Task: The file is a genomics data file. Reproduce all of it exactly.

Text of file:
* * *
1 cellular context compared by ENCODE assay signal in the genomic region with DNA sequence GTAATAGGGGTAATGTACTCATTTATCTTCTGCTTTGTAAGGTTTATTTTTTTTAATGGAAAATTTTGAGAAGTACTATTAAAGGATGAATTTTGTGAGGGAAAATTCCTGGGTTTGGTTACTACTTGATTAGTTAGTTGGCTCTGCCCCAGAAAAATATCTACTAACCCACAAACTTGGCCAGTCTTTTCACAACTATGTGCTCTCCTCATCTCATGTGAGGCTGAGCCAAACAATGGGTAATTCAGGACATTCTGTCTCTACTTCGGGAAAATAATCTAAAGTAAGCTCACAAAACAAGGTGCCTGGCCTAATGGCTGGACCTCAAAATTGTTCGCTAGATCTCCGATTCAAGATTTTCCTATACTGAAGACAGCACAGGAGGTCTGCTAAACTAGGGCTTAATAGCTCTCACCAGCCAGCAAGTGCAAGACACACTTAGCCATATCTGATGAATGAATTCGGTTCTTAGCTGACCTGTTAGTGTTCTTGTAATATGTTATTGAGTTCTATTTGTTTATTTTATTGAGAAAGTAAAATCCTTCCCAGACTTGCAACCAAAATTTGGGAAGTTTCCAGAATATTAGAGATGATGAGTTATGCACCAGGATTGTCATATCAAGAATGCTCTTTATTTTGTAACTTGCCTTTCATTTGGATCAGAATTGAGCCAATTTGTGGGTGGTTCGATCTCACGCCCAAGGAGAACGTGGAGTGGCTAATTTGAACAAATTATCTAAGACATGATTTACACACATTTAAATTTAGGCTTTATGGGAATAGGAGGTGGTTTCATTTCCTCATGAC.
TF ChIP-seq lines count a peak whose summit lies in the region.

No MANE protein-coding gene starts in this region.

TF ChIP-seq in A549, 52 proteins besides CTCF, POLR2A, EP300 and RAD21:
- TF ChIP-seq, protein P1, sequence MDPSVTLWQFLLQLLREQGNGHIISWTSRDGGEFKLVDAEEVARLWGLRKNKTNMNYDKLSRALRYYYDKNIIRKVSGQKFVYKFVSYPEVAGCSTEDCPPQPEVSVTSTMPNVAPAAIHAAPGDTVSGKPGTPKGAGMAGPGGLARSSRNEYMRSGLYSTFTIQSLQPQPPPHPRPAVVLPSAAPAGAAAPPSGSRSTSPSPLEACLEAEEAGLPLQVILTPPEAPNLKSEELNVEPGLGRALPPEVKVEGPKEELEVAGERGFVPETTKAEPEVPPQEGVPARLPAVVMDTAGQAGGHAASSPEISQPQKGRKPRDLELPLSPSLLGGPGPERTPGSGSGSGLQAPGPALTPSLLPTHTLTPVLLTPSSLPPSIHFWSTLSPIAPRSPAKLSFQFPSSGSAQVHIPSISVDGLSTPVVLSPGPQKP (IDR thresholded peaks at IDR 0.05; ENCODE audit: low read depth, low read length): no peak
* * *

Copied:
1 cellular context compared by ENCODE assay signal in the genomic region with DNA sequence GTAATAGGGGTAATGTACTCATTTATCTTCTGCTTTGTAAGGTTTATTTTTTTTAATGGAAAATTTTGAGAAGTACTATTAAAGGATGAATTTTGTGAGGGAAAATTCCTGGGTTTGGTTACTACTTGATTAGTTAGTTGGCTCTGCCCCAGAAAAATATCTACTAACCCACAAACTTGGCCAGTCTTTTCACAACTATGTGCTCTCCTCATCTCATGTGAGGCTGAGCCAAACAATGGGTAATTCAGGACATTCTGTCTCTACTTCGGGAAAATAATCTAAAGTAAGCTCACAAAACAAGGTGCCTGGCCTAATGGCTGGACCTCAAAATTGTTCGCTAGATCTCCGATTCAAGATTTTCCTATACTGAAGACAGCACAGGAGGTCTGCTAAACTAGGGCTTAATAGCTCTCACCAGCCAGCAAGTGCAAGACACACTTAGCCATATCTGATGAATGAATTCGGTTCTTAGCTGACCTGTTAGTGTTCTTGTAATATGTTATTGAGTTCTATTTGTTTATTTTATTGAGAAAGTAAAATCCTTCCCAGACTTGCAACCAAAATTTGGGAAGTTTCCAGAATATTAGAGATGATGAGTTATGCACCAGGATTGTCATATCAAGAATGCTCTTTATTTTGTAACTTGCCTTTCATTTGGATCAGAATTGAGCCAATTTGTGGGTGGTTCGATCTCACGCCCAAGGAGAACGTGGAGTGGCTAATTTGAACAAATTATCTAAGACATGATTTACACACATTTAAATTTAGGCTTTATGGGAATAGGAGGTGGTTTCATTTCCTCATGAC.
TF ChIP-seq lines count a peak whose summit lies in the region.

No MANE protein-coding gene starts in this region.

TF ChIP-seq in A549, 52 proteins besides CTCF, POLR2A, EP300 and RAD21:
- TF ChIP-seq, protein P1, sequence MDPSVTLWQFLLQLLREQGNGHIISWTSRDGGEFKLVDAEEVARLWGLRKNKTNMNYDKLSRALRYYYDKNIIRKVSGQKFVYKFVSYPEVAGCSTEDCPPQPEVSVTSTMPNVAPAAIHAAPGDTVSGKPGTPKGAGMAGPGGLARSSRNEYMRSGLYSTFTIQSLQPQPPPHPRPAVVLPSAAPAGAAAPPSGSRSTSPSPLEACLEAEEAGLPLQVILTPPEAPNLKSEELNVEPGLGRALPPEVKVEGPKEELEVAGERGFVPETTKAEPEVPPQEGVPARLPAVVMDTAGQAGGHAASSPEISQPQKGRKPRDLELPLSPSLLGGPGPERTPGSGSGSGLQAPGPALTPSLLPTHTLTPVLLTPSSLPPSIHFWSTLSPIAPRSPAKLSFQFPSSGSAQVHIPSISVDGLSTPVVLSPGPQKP (IDR thresholded peaks at IDR 0.05; ENCODE audit: low read depth, low read length): no peak